HANSEN — William Perry Pendley, the embattled acting Bureau of Land Management Director, stopped at the charred base of the South Hills on Thursday as part of his tour throughout the West.
Pendley — who says he is not, and has never been, the acting director — was ordered by U.S. District Court Judge Brian Morris to step down as acting director after serving illegally since July 2019. He has not stepped down and is appealing the court’s order.
Pendley has generated controversy ever since U.S. Department of the Interior Secretary David Bernhardt delegated him the authority of the BLM director in July 2019. Environmental and conservation groups have harshly criticized him for his stalwart opposition of protections for endangered species and public lands. He has also come under fire for his statements on Native American sacred lands and the Black Lives Matter movement.
President Donald Trump nominated Pendley for the BLM director job this July. But he later withdrew that nomination, ostensibly because the Senate confirmation hearing could have effectively endangered the reelection odds of some Republican senators serving from states with large swathes of public land who would have had to vote on the nominee.
While standing against the blackened backdrop of the South Hills Badger Fire, the handlebar-mustachioed Pendley said he disagrees with the District Court’s order that he step down and that Secretary Bernhardt must stop “unlawfully delegating the authority of the BLM Director.”
“I was never anything more than deputy director of policy and programming,” he said. “I can’t figure it out. We think it’s wrong. We’re on appeal.”
Pendley said that since Morris’ ruling he is no longer making decisions that can only be made by the BLM director.
“If I have something that has to be done by the director of the Bureau of Land Management, I’m going to send that up to the secretary of the Interior,” he said.
He said that during his time as deputy director of policy and programming the only director’s role he’s been filling has been check-signer.
“At the end of the day, somebody has to sign on the dotted line as the director,” he said.
In his order, Morris wrote that Pendley has been acting as the director, overseeing BLM decisions that can only legally be performed by the BLM director.
“(The federal government’s) argument attempting to distinguish an ‘Acting Director’ from an ‘official performing the Director’s duties under the Secretary’s delegation’ represents a distinction without a difference,” Morris wrote. “Such arguments prove evasive and undermine the constitutional system of checks and balances. … the Executive Branch cannot use wordplay to avoid constitutional and statutory requirements.”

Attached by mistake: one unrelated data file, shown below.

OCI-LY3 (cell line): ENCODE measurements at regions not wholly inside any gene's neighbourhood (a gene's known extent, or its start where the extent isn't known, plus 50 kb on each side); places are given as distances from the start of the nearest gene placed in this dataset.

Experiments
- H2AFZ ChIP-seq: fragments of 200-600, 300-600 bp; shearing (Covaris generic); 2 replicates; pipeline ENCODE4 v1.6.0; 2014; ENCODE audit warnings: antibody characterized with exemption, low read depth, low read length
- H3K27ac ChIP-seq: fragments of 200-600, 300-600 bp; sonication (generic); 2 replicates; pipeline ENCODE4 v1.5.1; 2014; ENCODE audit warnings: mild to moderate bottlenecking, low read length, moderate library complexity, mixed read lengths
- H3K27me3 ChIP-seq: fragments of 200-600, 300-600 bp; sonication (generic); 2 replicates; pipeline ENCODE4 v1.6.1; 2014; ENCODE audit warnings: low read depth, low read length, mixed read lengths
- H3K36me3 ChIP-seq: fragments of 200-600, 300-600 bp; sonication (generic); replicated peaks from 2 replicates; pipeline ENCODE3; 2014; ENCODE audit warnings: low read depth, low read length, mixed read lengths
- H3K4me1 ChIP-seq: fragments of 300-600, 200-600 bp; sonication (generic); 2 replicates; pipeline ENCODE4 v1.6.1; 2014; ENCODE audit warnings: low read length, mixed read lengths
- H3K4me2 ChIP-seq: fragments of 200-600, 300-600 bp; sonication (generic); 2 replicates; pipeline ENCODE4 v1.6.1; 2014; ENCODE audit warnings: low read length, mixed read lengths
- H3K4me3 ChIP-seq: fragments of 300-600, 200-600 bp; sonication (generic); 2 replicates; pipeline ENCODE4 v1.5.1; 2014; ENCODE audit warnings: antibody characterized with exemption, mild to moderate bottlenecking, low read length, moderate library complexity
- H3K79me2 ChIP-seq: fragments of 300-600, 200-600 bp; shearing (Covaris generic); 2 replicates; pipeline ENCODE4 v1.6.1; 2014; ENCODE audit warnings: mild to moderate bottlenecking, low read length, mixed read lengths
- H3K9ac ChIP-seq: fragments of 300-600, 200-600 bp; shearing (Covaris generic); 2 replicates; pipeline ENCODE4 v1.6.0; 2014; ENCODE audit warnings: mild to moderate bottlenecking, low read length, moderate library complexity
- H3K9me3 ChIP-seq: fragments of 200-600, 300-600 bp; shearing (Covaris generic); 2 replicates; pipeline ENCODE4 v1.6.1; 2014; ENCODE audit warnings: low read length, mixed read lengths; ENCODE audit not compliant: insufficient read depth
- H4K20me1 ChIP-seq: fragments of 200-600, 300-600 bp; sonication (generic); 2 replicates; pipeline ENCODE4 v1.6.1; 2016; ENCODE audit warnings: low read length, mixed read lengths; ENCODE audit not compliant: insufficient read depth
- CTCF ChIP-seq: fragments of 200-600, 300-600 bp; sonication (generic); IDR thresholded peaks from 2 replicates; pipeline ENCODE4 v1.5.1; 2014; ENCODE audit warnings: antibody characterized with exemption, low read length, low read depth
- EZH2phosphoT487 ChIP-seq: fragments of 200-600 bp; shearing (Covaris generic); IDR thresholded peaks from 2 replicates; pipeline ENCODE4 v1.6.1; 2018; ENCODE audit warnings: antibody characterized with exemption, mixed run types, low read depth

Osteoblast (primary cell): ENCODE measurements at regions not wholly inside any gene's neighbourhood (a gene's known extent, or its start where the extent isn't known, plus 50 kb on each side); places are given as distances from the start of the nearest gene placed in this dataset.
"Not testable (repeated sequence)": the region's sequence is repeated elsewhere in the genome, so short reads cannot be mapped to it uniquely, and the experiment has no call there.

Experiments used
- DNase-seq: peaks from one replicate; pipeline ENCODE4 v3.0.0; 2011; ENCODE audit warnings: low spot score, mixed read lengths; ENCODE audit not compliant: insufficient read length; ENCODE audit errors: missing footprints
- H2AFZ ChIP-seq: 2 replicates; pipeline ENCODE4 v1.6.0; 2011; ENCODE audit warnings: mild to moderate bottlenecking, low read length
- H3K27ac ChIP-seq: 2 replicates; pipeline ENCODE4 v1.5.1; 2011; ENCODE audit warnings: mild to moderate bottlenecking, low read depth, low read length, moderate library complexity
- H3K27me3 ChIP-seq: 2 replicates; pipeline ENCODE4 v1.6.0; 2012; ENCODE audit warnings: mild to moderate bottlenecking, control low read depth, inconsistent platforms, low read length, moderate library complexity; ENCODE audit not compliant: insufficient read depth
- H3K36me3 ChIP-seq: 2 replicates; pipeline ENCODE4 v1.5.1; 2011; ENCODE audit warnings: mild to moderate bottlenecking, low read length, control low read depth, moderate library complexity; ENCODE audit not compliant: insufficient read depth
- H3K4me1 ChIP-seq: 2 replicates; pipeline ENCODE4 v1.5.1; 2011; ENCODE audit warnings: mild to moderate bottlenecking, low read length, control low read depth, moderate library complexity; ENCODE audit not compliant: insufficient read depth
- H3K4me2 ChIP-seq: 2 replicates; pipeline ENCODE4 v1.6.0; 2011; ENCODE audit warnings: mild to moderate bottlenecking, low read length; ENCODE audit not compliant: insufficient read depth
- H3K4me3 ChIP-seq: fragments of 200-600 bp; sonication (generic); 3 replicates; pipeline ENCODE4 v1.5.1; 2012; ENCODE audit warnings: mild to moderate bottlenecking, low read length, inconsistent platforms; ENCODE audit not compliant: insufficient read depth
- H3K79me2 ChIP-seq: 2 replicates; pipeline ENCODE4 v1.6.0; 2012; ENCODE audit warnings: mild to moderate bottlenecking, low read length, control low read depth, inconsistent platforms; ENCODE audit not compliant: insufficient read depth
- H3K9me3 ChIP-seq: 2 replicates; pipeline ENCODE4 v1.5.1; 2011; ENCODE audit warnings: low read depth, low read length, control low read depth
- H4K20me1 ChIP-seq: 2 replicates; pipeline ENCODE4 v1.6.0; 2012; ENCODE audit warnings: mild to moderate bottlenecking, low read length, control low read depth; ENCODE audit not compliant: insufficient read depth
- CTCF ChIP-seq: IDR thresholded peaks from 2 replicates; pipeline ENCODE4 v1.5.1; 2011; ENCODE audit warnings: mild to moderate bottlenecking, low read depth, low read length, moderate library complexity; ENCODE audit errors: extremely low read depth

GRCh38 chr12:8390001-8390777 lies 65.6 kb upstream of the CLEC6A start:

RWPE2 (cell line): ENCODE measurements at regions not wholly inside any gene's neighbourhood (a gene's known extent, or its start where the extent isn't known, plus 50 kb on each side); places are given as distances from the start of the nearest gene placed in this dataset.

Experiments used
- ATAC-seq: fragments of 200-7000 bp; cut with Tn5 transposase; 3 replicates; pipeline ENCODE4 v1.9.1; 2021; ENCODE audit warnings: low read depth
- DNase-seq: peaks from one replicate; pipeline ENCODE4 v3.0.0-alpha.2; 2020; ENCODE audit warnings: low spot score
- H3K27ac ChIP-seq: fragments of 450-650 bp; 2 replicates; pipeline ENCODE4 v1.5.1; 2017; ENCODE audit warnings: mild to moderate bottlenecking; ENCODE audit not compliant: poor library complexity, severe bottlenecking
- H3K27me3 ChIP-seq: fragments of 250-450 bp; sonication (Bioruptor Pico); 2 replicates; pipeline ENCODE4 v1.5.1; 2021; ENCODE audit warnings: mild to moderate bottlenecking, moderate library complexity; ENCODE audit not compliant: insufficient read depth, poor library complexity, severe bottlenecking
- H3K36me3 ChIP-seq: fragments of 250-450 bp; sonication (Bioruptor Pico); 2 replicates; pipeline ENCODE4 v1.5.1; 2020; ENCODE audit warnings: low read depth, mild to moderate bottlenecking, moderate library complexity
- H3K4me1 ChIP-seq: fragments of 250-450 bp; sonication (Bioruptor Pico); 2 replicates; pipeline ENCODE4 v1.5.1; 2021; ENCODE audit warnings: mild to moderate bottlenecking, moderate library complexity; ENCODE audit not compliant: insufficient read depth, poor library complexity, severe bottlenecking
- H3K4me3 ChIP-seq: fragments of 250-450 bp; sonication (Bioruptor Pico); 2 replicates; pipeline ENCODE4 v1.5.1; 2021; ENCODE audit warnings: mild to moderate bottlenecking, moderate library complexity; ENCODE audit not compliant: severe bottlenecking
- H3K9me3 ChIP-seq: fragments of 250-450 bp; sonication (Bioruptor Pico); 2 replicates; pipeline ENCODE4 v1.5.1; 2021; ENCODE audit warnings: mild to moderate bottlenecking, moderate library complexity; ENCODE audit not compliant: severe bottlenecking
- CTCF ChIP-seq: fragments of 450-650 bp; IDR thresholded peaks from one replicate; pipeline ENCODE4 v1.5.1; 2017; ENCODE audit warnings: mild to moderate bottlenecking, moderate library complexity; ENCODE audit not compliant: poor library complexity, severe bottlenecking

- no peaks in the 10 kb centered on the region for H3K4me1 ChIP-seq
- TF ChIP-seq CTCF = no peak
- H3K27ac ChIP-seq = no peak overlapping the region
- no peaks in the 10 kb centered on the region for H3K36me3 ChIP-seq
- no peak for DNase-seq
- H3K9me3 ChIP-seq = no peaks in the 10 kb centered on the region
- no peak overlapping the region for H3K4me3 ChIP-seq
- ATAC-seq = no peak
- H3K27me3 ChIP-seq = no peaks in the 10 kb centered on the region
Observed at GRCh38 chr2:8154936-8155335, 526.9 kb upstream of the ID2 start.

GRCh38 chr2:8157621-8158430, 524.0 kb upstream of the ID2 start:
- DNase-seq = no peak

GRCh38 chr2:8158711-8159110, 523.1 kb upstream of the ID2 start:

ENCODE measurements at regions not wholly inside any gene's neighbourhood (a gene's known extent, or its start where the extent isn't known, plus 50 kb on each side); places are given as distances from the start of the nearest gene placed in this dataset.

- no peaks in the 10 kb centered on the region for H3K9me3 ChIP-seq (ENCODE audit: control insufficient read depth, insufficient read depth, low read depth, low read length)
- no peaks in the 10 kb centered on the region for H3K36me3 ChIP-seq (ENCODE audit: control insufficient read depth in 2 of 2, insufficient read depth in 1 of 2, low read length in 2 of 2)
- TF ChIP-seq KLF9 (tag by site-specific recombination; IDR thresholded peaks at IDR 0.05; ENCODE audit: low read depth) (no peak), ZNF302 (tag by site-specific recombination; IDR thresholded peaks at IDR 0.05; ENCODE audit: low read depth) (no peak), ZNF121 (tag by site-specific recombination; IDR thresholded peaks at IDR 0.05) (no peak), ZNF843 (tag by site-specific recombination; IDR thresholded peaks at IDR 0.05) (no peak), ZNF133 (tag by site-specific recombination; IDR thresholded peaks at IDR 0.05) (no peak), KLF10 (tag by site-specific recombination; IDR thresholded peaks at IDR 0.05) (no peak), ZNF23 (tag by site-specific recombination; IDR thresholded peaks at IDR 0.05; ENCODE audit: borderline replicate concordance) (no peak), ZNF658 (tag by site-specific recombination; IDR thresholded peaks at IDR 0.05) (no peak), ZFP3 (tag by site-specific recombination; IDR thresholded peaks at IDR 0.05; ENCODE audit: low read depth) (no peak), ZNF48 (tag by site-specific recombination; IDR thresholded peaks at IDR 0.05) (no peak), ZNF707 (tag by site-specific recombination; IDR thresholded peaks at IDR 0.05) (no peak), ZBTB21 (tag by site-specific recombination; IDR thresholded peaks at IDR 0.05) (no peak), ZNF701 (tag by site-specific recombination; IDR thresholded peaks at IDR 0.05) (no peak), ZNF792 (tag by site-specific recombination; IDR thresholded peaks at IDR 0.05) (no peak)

Morris’ order also noted that the White House itself had referred to Pendley as the acting director.
University of Idaho Law Professor Richard Seamon explained that the Trump administration has had an unprecedented level of turnover of officials and many positions have been vacant for large chunks of Trump’s presidency — if not all of it.
The constitutional problem with those vacancies is if a president unilaterally installs acting director after acting director the way the Trump administration has, then you end up with massive government entities operating without Senate-confirmed leaders.
By law, the Senate is supposed to have a say over who heads most key federal departments. The Senate gets to confirm or deny nominees, which prevents a president from installing whoever they want.
“The president cannot shelter unconstitutional ‘temporary’ appointments for the duration of his presidency through a matryoshka doll of delegated authorities,” Morris wrote.
Morris’ order — which came about after Montana Gov. Steve Bullock and the Montana Department of Natural Resources and Conservation sued the Bureau of Land Management because Pendley had been acting as director — said that the Trump administration was using a revolving door system of temporary acting directors in an effort to bypass the checks and balances system.
Seamon said there’s no precedent for a president unilaterally installing his own department heads without receiving Senate approval and noted it’s concerning to see an administration skirt checks and balances.
“That’s the Senate’s role, providing a check so the president can’t just appoint whoever he or she likes without having their qualifications vetted,” Seamon said.
Seamon also noted that the Federal Vacancies Reform Act was specifically passed “so that you can’t just have a long succession of temporary appointments. … It’s really meant to preserve the Senate’s control over these appointments.”
Pendley said there’s nothing unusual about his situation and that administrations often use succession orders to appoint temporary department heads.
It’s true that previous administrations have had temporary acting directors — but they’ve been temporary. There aren’t any examples of an administration letting its BLM go more than three years without a Senate-confirmed director.
Seamon said it’s understandable at this point that the Department of the Interior is backing Pendley. If he’s been serving illegally for the last 14 months and all of his actions during that time are invalidated, the BLM would have a lot of work to undo. It’d be a colossal mess, Seamon said.
“Boy there’s a lot of business that’s been done with him as BLM director in that time,” Seamon said. “I think the big reason that the Interior is sticking to its guns is not so much for the benefit of this particular individual.”
Pendley said that Morris’ ruling “doesn’t invalidate anything I did.”